Recently, I spoke with a woman who was holding a sketchbook. I asked what kind of art she made. She curled in on herself and quietly said, “I… attempt drawing.” Unfazed, I repeated, “What kind of art do you make?” I attended a retreat last summer that helped women value their artistic selves and was struck by her unnecessary apology. She didn’t jump to her feet and exclaim, “I'm an artist!” (after which we hugged and had punch), but I noticed her body language became more positive when I didn't cringe along with her. I’ve heard a lot of people downplay their creativity and thought immediately of paying a visit to a place whose slogan is "You are the artist!" Don't feel like a creative person? Here, follow me.
Ceramic Dreams (1134 E. 54th Street) is a glaze-it-yourself pottery studio near Broad Ripple. I was impressed by the affordable studio fee — only $6/person per session — and started going there years ago. Patrons select a piece of bisque (unglazed pottery), such as a plate, mug, bowl, or bud vase, and choose from a variety of glazes whose names are straight out of an L.L. Bean catalog (two of my favorites are Tamale and Dandelion). Then the fun begins… and sometimes it includes stencils.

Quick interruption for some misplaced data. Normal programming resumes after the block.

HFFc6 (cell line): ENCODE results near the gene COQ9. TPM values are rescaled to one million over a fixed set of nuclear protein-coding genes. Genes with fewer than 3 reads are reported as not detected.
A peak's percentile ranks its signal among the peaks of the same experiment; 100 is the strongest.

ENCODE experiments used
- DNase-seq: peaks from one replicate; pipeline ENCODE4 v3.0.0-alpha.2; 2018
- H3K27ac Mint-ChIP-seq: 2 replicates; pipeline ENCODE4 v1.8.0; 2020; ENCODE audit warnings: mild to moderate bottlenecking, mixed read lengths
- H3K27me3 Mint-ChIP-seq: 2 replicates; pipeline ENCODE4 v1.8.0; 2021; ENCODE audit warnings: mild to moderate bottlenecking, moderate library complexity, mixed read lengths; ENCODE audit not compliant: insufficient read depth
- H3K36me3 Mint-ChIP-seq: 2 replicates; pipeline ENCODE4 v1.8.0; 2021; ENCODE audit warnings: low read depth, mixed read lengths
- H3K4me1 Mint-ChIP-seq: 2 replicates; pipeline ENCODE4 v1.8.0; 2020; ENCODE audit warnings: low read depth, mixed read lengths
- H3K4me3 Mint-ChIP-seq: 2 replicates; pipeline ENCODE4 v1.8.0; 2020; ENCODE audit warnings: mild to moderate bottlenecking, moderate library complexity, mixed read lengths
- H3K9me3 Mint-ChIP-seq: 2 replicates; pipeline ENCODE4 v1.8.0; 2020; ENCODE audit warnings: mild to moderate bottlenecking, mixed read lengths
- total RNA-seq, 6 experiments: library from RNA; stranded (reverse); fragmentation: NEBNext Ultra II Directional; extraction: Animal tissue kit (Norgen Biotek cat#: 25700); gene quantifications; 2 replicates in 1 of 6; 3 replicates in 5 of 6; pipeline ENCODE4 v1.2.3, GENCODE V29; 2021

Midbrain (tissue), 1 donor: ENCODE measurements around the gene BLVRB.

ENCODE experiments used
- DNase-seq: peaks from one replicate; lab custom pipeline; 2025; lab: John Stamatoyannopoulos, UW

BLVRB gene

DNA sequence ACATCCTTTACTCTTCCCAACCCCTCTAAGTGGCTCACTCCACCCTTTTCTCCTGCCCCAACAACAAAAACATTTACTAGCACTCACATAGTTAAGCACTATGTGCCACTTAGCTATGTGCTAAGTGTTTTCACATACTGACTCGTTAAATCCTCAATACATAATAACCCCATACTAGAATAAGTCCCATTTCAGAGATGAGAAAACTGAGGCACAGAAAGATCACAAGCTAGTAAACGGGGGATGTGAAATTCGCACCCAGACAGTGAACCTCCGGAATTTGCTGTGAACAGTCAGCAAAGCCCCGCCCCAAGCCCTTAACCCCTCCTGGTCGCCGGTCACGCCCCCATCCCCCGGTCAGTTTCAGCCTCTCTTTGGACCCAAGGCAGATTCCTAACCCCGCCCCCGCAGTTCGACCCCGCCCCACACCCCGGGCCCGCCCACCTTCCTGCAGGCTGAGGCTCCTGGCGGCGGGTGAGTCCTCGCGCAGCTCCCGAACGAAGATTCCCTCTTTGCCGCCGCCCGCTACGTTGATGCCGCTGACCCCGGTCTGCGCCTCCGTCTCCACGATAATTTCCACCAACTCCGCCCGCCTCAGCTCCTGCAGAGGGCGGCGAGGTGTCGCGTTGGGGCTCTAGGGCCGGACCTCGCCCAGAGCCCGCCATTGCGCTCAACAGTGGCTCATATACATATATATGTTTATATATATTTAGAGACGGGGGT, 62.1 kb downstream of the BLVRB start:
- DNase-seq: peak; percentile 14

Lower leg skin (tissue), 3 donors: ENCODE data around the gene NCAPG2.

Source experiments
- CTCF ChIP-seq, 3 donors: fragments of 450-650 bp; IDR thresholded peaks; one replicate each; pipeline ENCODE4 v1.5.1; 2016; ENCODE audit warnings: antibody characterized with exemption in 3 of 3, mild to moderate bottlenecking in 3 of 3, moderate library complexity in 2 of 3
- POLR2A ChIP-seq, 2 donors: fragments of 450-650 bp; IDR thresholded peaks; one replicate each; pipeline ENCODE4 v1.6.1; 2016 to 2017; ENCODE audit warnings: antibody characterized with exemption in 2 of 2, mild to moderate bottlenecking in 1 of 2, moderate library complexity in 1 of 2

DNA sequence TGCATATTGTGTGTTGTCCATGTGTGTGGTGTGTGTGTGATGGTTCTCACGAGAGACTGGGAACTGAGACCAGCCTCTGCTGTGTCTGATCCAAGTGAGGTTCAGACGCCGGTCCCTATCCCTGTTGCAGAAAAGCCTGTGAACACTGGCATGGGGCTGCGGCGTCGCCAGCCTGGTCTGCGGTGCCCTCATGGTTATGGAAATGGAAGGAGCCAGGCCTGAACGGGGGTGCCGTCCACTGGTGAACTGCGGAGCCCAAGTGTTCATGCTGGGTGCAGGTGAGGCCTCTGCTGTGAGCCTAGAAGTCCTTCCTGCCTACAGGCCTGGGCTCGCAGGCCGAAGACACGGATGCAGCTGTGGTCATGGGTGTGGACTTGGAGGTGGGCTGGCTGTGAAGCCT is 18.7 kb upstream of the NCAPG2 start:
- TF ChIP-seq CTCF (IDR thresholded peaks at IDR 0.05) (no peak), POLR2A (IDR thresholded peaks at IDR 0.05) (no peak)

- A pre-fired bud vase in Lavender and Dandelion
Tanya Roberts, owner of the studio and self-taught artist, started the business in 2005. (Visit the website for information about a five-year anniversary party in July.) She chose the location for its diversity, art, culture, and community. She certainly gives back to those who have supported her — a recent fundraiser raised $500 for the Peyton Manning Children’s Hospital. She also works with Big Brothers/Big Sisters and the Girl Scouts and hosts painting parties that get adults and children alike involved in making their own art.
Visit Ceramic Dreams’ website for a wealth of information, including pricing and studio hours. You can also check out The Gift Gallery, which opened last year and shares space with Ceramic Dreams, to see locally-produced artwork that is available for sale. If you are at all scared about claiming your artistry, I suggest grabbing some bisque and glaze and sitting down for a session. Roberts is often on hand to answer questions and offer encouragement. And c'mon... Tamale?? How can you resist?